Some Colleges Will Soon Charge $100,000 a Year. How Did This Happen?

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Some Colleges Will Soon Charge $100,000 a Year. How Did This Happen?

It was only a matter of time before a college would have the courage to list its cost of attendance at nearly $100,000 per year. We'll get our first glimpse of it this spring.

A letter to a newly admitted engineering student at Vanderbilt University listed a total price – room, board, personal expenses, a powerful laptop – at $98,426. A student who travels from the Nashville campus home to Los Angeles or London three times during the year could make six figures.

This eye-popping sum is an anomaly. Only a tiny fraction of students attending college will pay anywhere near that much any time soon, and about 35 percent of Vanderbilt students—those who do not receive need-based or merit-based aid—pay full list price.

But a few dozen other colleges and universities that reject the vast majority of applicants are likely to reach that threshold within a few years. Her willingness to cross that line raises two questions for anyone deciding to pursue a degree: How did it come about, and can it possibly be worth it?

According to the College Board, the average list price for tuition, fees, room and board in 2023-24 at private, nonprofit four-year schools was $56,190. At public four-year colleges, in-state students had to pay an average sticker price of $24,030.

However, that's not what many people pay, not even close. According to federal data that the College Board used in a 2023 report, in the 2019–20 school year, 39 percent of in-state students attending two-year colleges full-time received enough grants to cover their entire tuition and fees (but did not their cost of living, which can make attending school extremely difficult). At public four-year schools, 31 percent paid nothing for tuition and fees, while 18 percent of students at private colleges and universities qualified for the same offering.

These private colleges continue to offer significant discounts to people of all income levels. A study by the National Association of College and University Business Officers found that private nonprofit colleges and universities reduced their tuition by 56 percent compared to normal rates in the 2022-23 school year.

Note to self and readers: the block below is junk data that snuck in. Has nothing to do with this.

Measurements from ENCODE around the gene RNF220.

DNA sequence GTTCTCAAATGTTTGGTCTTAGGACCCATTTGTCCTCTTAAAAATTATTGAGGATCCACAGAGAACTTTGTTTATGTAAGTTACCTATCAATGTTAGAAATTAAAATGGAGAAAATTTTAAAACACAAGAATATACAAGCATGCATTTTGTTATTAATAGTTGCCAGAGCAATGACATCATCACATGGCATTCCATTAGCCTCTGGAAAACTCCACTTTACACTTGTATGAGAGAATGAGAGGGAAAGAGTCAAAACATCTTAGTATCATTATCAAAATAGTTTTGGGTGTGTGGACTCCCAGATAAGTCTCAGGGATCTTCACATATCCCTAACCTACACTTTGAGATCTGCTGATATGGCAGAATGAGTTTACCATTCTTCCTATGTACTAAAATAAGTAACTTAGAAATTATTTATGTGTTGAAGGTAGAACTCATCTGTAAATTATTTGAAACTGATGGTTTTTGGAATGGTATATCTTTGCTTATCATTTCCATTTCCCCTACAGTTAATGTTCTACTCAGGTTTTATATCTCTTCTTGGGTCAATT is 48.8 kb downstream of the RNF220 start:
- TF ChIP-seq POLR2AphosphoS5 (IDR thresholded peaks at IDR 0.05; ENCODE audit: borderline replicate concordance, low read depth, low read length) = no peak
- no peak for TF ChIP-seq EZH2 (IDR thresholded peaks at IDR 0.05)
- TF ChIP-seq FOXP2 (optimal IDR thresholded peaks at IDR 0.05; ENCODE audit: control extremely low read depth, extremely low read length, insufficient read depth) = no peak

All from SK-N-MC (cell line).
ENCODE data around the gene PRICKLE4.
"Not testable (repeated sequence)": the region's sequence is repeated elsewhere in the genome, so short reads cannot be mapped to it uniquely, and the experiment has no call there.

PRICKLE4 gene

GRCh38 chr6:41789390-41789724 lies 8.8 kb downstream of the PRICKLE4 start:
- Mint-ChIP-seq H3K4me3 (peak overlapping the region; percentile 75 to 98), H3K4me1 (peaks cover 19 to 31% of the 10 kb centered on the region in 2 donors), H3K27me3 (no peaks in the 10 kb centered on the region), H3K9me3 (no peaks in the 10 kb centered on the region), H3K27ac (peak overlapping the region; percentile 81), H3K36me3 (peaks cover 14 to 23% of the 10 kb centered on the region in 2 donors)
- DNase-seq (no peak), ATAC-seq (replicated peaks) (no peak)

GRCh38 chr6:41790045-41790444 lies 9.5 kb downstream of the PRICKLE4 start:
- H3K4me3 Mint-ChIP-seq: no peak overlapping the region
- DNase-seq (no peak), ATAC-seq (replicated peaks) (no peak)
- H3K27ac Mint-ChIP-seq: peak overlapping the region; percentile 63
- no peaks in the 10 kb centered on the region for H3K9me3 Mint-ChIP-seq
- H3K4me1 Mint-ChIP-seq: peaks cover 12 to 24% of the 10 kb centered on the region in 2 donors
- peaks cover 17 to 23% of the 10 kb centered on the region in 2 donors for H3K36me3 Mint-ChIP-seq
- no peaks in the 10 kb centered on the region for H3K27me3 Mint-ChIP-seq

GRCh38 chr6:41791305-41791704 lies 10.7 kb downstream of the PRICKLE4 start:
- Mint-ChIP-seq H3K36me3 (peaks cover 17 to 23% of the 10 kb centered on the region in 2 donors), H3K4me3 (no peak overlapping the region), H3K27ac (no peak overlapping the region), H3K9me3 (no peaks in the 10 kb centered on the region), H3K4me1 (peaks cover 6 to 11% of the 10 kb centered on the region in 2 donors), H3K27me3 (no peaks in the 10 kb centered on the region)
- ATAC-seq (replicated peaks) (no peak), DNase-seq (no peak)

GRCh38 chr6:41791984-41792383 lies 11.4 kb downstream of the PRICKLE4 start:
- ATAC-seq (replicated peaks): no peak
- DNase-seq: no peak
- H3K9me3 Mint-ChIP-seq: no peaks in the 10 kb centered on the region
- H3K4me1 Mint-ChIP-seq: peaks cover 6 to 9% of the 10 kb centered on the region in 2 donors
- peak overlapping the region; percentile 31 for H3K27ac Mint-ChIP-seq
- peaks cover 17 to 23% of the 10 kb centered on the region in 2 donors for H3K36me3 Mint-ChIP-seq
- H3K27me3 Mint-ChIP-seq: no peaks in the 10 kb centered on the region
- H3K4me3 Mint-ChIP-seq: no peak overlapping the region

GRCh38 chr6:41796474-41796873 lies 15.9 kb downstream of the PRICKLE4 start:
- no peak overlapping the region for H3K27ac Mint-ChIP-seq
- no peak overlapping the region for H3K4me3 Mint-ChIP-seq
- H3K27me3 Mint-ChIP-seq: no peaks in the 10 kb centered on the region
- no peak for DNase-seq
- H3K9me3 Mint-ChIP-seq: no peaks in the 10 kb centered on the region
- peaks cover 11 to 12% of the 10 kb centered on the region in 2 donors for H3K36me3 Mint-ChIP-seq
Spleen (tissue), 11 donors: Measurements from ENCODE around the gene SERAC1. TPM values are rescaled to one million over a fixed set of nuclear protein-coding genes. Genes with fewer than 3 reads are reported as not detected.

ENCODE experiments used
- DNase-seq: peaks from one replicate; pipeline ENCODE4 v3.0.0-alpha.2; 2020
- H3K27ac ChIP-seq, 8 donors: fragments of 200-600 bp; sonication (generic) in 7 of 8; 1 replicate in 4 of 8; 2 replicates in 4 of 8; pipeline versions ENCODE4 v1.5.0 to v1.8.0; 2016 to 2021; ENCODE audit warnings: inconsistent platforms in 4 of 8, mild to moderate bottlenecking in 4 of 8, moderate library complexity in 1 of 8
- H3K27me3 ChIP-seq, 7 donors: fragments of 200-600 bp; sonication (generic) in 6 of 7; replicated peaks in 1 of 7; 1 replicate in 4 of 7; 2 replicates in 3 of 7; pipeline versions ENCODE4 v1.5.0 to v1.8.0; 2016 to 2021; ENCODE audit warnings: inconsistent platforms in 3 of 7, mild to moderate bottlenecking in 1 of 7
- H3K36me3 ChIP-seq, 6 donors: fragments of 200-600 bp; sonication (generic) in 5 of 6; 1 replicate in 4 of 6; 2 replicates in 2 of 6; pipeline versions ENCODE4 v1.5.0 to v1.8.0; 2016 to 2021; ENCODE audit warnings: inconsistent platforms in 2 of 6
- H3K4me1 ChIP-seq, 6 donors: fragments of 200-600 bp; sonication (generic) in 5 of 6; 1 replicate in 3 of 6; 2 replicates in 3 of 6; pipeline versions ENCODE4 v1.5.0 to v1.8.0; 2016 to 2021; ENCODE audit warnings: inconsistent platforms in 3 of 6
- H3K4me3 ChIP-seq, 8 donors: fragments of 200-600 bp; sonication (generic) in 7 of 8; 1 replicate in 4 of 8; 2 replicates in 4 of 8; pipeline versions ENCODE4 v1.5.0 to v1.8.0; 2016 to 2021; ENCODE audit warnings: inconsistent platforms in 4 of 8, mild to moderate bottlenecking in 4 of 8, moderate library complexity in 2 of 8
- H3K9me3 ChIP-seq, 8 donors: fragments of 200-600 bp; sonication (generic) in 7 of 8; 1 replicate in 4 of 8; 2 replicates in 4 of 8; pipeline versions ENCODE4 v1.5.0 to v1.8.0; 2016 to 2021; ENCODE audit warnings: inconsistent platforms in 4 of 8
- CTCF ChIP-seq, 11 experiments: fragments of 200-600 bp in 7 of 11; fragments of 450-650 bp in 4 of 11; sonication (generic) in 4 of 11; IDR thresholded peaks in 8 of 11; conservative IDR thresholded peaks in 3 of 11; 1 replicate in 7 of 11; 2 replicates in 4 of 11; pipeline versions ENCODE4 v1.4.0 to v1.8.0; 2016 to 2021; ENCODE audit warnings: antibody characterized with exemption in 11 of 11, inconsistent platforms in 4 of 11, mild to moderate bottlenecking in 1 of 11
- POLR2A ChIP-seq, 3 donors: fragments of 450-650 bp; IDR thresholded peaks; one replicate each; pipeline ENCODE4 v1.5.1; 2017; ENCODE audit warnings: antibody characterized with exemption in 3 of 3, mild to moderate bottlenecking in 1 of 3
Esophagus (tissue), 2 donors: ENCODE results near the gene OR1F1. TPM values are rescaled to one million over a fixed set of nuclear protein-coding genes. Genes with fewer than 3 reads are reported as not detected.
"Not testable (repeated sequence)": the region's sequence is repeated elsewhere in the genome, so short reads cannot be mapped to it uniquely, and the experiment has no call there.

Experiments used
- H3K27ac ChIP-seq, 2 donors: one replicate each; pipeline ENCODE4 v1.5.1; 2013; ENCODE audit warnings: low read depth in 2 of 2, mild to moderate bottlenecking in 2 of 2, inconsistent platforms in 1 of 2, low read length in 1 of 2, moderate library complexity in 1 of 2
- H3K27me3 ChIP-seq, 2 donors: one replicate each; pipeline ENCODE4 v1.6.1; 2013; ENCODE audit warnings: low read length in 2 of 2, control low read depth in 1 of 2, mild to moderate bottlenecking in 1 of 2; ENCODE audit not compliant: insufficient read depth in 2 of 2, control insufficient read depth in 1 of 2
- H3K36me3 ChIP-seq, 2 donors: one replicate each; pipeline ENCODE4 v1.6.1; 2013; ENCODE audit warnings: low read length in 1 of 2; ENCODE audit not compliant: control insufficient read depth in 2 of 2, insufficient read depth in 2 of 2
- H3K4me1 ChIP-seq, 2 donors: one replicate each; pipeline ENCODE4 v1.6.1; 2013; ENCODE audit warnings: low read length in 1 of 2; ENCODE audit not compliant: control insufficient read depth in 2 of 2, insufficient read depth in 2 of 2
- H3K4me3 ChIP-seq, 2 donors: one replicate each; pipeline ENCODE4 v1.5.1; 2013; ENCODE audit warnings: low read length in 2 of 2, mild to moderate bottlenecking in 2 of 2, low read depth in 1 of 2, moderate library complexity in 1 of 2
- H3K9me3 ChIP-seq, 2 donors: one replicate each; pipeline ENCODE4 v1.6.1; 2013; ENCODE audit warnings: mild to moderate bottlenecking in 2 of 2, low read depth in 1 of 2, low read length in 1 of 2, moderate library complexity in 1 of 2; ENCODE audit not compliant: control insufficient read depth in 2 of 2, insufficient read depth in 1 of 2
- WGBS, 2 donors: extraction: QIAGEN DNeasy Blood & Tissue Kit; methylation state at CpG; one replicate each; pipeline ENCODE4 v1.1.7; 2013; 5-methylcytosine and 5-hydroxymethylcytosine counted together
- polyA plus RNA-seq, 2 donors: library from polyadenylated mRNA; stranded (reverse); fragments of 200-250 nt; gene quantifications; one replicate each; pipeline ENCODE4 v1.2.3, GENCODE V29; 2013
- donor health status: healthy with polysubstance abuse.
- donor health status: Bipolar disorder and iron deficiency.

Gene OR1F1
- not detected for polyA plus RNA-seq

Vanderbilt also offers discounts and financial aid is extremely generous. This year it was announced that families with incomes of $150,000 or less would pay no tuition in most cases.

Yet more than 2,000 students there who don't receive need-based or merit-based aid will soon pay $100,000 or more. Why does Vanderbilt need so much money?

At some small liberal arts colleges with enormous endowments, schools say even $100,000 wouldn't cover the average cost of educating a student. Williams College, for example, says it spends about $50,000 more per student than list price.

In other words: everyone receives a subsidy. Maybe the list price should be over $100,000 so that the foundation doesn't provide unnecessary help to wealthy families. Or perhaps such a high price would deter low-income applicants who don't know they might get a free ride there.

According to Vanderbilt, the per-student expense is $119,000. “The gap between the award and cost of attendance is funded by our endowment and the generous philanthropy of donors and alumni,” Brett Sweet, vice chancellor for finance, said in an emailed statement.

No one at school would meet with me to break down that number or call to talk about it. But Vanderbilt's financial reports provide clues about how the company spends its money. In fiscal year 2023, 52 percent of operating expenses went to salaries and wages for faculty, staff and students, as well as fringe benefits.

Robert B. Archibald and David H. Feldman, two academics who wrote “Why Does College Cost So Much?”, explained in their book why labor costs at these institutions are so sensitive.

“The key factors are that higher education is a personal service, that it has not experienced large labor-saving productivity gains, and that the wages of the highly skilled workers who are so important at colleges and universities have skyrocketed,” they said. “These are macroeconomic factors. They have little to do with any pathology in higher education.”

Critics of the industry still believe there has been a kind of administrative bloat that is driving up tuition and inflating salaries. But what exactly is flatulence?